Blogger Anita said...

Great post! I'd like to link to is if that's OK.

I only have one boob affected by low supply and posted about it's troubles and hopefully a soulution.

I have noticed that several of us in the IF community have had trouble with supply issues and mentioned to to my lactation consultant. She said she noticed that a lot of her clients with supply touble have had some help conceiving in one form or another. Make you wonder.

10:23 AM  
Blogger TylerandBrianne said...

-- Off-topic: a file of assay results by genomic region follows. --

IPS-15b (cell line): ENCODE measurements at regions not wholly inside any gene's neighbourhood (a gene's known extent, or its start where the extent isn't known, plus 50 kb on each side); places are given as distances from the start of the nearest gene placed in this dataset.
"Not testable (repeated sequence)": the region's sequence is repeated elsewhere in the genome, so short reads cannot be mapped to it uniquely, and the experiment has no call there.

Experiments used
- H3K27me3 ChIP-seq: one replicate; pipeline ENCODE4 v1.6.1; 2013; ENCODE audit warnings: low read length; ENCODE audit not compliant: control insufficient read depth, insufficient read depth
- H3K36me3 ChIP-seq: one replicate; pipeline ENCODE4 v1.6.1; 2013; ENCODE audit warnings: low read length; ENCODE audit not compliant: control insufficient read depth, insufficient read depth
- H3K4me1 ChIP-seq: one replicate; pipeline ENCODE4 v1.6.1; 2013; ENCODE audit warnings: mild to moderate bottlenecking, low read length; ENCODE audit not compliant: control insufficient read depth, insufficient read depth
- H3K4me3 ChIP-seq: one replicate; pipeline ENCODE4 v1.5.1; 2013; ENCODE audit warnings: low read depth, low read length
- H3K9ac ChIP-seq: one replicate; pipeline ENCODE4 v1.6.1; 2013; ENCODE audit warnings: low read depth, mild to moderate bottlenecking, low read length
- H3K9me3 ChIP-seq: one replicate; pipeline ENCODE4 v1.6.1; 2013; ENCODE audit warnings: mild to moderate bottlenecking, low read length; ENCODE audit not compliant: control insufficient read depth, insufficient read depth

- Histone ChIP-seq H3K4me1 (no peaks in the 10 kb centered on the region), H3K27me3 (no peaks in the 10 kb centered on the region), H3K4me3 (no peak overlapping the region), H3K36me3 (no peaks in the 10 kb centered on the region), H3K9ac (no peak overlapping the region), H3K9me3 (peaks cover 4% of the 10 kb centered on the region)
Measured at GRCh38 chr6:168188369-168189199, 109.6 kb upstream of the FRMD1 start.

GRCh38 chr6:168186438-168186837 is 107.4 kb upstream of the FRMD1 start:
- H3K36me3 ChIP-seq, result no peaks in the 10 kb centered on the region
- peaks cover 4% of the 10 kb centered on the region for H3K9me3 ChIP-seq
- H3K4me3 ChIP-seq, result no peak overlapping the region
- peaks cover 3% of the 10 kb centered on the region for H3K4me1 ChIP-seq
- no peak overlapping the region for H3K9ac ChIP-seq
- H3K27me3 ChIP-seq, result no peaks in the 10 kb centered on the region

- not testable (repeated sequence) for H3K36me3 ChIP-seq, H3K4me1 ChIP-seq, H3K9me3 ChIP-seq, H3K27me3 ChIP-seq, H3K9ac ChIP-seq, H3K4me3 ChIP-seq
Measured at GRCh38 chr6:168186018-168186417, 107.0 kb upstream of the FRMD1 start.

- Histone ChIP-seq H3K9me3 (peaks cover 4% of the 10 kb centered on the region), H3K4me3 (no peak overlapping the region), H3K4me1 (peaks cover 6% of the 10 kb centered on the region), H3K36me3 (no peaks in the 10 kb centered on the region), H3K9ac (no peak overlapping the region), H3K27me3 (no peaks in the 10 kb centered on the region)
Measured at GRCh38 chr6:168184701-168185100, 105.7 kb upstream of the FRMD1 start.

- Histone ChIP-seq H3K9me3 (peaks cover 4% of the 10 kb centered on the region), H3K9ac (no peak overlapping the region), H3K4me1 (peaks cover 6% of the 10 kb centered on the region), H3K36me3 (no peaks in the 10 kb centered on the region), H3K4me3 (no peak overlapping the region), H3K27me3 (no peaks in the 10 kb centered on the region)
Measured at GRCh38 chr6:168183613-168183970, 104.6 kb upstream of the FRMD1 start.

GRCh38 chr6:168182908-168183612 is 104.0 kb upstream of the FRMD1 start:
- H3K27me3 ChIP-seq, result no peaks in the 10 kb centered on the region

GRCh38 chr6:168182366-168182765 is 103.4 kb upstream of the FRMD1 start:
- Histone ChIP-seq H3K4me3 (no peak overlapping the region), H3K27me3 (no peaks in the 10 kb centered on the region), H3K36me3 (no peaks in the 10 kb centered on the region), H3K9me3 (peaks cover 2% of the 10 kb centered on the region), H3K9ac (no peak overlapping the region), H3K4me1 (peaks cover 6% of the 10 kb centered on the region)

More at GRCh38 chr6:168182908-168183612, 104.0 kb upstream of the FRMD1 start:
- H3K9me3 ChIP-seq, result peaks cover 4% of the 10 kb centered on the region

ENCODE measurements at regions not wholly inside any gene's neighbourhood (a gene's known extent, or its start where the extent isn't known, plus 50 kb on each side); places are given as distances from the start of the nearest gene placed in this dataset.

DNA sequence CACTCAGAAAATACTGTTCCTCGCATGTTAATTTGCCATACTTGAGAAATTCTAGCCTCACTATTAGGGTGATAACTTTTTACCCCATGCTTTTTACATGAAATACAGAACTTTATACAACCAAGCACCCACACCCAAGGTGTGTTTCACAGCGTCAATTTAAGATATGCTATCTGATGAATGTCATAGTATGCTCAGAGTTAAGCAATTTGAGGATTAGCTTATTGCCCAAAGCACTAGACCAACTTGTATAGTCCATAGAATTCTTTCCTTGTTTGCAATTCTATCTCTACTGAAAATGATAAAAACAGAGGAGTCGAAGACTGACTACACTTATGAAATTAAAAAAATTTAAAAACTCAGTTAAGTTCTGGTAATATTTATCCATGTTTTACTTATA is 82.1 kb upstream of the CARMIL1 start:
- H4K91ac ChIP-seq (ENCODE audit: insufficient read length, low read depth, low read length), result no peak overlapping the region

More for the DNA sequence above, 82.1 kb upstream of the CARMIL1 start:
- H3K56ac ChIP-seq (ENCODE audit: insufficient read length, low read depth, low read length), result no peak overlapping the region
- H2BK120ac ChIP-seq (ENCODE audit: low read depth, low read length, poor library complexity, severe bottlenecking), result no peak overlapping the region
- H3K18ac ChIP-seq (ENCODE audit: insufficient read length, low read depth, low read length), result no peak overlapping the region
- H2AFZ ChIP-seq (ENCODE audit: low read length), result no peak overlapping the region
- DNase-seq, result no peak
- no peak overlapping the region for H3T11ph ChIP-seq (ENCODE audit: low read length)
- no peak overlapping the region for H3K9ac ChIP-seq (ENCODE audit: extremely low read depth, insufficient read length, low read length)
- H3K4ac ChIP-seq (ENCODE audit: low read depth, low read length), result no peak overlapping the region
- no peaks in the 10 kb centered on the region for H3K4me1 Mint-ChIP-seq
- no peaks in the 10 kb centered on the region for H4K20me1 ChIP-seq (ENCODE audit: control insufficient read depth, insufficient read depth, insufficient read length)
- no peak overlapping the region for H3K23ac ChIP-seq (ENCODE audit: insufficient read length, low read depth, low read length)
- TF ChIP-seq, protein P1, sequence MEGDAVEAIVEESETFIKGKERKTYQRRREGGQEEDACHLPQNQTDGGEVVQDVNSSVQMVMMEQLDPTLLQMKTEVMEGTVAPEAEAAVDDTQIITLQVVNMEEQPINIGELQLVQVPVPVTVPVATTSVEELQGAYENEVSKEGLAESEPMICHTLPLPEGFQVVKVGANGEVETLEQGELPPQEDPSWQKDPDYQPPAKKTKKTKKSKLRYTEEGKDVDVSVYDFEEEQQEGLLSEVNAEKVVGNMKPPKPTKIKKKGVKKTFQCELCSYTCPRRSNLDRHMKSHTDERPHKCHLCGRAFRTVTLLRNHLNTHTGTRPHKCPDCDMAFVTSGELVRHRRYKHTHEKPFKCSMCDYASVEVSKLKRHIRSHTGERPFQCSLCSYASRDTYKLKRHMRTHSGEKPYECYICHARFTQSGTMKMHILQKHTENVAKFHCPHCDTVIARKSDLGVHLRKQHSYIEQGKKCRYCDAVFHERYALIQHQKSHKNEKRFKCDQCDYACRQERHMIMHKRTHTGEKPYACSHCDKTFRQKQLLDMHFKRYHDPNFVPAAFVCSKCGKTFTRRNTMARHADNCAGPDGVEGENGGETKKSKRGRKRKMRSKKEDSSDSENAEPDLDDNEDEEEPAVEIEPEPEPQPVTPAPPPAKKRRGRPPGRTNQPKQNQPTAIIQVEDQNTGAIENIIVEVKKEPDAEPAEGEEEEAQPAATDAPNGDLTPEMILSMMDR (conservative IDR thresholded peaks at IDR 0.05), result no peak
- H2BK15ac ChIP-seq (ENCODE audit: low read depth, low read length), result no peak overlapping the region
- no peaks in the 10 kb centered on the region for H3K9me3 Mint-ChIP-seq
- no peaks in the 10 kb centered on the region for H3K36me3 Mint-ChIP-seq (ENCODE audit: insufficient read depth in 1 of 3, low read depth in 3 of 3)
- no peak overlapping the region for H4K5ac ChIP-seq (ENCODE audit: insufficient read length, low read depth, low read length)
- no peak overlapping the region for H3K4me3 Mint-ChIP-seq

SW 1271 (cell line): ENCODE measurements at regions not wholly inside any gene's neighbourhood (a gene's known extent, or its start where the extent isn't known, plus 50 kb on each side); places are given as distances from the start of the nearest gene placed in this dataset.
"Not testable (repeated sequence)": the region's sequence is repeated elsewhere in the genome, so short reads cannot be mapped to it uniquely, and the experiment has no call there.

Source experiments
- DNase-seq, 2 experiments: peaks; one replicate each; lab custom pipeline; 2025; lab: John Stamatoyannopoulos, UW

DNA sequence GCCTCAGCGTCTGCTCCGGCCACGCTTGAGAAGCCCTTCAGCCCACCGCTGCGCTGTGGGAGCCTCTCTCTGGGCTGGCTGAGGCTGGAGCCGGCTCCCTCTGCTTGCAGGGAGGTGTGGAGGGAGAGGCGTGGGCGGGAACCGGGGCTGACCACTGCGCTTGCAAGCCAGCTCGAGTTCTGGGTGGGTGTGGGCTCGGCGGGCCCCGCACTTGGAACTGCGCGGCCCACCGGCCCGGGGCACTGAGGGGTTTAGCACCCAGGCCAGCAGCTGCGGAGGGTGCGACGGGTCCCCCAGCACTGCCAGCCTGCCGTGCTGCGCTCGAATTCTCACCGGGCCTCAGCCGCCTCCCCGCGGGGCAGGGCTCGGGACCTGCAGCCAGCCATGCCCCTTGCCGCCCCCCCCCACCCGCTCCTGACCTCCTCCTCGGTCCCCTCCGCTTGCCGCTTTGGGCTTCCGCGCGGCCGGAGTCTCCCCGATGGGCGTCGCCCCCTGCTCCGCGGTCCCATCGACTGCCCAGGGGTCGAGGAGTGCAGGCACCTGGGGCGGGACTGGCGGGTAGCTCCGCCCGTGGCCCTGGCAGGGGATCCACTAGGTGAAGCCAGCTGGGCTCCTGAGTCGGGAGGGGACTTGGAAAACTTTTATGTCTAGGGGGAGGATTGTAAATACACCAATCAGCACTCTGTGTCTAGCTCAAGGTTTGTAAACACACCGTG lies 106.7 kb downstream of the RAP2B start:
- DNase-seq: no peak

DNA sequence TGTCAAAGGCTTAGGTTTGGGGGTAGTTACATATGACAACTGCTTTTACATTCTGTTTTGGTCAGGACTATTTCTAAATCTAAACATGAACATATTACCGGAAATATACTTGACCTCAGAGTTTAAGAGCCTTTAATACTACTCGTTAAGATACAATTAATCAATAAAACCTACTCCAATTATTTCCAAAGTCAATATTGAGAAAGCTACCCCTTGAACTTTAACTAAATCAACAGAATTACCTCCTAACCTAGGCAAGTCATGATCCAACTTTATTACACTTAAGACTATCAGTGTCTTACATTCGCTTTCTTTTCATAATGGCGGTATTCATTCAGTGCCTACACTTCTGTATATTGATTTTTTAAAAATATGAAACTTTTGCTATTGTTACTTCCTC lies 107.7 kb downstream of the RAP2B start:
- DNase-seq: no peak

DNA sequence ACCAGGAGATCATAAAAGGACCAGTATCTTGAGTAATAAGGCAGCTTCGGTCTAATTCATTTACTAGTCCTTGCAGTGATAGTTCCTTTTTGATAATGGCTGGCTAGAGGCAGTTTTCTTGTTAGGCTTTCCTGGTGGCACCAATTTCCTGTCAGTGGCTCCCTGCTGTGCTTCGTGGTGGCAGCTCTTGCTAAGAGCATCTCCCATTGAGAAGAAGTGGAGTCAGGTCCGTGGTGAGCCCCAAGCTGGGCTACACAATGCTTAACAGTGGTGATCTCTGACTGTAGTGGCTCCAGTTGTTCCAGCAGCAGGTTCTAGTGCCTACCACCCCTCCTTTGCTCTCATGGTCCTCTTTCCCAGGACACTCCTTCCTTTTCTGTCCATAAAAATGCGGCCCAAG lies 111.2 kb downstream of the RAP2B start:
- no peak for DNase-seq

I did not blog about pumping but would like to say that I pumped exclusively (dd could not nurse) for 16 months. I bf my oldest ds for 1 year. I had supply issues and had to take dom. I wish lactation consultants would not tell mothers that all women make enough milk to feed their babies. Many woman with PCOS do not make enough milk. They think that with PCOS hormone levels attribute to milk ducts not forming properly in puberty. Oh and until my milk comes in I have nothing in my breast. I starved both of my kids to death at first till I was crying and my husband gave them a bottle. It was a mess.

9:33 PM  
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3:48 AM